To function, the gangs need to find “affiliates” who are responsible for deploying the ransomware.
In the aftermath of the Colonial Pipeline affair, two of the most popular Russian forums banned all mention of ransomware activity from their sites. Administrators complained that the topic was getting too much attention, and in this environment it can lead to its own downfall. President Joe Biden himself spoke on two recent cyberattacks, and he regularly calls out to Russia, home to these forums, on the subject.
Problem: The gangs used these sites mainly to recruit “affiliates”, that is to say hackers in charge of deploying their ransomware. This workforce is essential to sustaining the “ransomware-as-a-service” model adopted by the majority of groups. Concretely, the gang provides software in charge of stealing and then encrypting the victim’s data (the famous ransomware), but it is up to the affiliates to manage to deploy it in the victim’s system. If the partnership results in a ransom payment, then the gang will keep between 20 and 30% of the amount, and pay their partner with the rest.
After the forums closed, top gangs like REvil decided to “ go private “. In the jargon, this means that they have restricted the number of affiliates to loyalists they trust. But as the Bleeping Computer points out, this system does not work over time for groups looking for growth in activity. This is the case of LockBit and Himalaya, which have therefore decided to publicly reopen their recruitment, on a dedicated site. Their advertising will reach fewer cybercriminals, but they will be able to boost their business.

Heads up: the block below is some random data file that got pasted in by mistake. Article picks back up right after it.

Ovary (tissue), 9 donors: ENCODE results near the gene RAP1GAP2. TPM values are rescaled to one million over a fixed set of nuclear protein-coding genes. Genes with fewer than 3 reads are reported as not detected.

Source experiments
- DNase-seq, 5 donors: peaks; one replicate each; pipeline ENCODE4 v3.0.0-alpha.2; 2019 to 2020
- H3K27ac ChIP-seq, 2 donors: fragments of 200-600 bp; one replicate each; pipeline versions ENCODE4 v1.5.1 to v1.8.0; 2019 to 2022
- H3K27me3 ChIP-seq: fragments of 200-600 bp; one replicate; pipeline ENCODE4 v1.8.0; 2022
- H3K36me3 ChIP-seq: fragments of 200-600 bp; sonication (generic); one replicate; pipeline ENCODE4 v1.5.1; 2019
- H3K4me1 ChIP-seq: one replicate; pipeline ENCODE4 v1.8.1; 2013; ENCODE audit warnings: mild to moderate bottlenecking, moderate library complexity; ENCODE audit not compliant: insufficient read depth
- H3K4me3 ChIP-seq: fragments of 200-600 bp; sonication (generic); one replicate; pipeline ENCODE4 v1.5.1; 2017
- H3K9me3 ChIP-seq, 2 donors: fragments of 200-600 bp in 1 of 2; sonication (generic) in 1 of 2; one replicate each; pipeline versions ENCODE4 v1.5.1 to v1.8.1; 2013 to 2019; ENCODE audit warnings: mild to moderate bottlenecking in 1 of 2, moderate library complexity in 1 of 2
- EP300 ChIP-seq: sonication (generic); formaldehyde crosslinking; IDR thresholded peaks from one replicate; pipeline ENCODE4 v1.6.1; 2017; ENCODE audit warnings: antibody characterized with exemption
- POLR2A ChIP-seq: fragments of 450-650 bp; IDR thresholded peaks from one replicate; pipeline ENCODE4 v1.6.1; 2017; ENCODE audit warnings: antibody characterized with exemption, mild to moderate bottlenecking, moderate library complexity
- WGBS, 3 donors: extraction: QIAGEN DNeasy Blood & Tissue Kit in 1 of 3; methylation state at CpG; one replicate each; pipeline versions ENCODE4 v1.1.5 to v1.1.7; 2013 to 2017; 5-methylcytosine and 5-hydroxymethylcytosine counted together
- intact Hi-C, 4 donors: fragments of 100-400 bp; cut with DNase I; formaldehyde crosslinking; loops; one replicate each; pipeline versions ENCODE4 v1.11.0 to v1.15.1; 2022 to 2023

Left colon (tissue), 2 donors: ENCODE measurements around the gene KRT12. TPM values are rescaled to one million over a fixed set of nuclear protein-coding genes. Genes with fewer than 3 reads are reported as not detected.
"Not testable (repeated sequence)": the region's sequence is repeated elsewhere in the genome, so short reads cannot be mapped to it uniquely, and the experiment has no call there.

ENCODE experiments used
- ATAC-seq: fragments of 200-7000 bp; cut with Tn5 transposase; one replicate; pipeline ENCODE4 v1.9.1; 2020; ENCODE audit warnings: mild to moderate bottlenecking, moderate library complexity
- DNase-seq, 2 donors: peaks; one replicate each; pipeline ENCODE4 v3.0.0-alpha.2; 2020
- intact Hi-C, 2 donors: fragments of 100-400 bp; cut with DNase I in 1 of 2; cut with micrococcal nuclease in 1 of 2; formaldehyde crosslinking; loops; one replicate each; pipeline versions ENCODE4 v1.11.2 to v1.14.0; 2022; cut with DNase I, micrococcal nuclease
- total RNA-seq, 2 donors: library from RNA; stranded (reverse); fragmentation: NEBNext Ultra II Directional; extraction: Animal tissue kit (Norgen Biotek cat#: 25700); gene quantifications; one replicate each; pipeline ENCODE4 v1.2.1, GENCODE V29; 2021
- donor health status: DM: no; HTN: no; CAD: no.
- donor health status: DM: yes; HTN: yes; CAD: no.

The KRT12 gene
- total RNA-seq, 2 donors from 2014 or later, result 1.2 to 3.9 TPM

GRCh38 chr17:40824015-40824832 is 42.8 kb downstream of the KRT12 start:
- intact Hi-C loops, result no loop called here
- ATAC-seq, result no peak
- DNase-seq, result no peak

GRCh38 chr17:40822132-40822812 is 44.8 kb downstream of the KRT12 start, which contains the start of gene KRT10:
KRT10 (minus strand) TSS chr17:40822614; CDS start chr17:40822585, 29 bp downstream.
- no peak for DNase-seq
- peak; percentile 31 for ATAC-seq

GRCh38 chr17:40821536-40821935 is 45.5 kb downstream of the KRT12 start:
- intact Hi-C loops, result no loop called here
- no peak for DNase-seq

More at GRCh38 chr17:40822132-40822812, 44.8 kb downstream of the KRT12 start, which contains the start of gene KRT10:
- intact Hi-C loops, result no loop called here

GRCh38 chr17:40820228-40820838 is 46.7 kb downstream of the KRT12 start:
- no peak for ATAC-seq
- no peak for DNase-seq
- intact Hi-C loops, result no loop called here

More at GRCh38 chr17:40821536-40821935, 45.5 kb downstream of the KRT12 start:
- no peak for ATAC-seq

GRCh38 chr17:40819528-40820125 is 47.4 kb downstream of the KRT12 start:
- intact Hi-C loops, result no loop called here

Who wants my ransomware?
To keep experienced hackers up, LockBit is promoting version 2.0 of its malware. The gang also points out that its activity has not been disrupted since September 2019, an astonishing sustainability in the sector. Before going apart, LockBit operators tried to offer a private section on the forums, with access reserved for trusted users, but, unsurprisingly, no follow-up was given to this request.
Himalaya, a smaller gang, also highlights the strengths of its malware. According to the Bleeping Computer, however, the most famous groups recruit their affiliates by word of mouth, from hacker to hacker. The situation has not returned to normal and, for once, it is good news for us.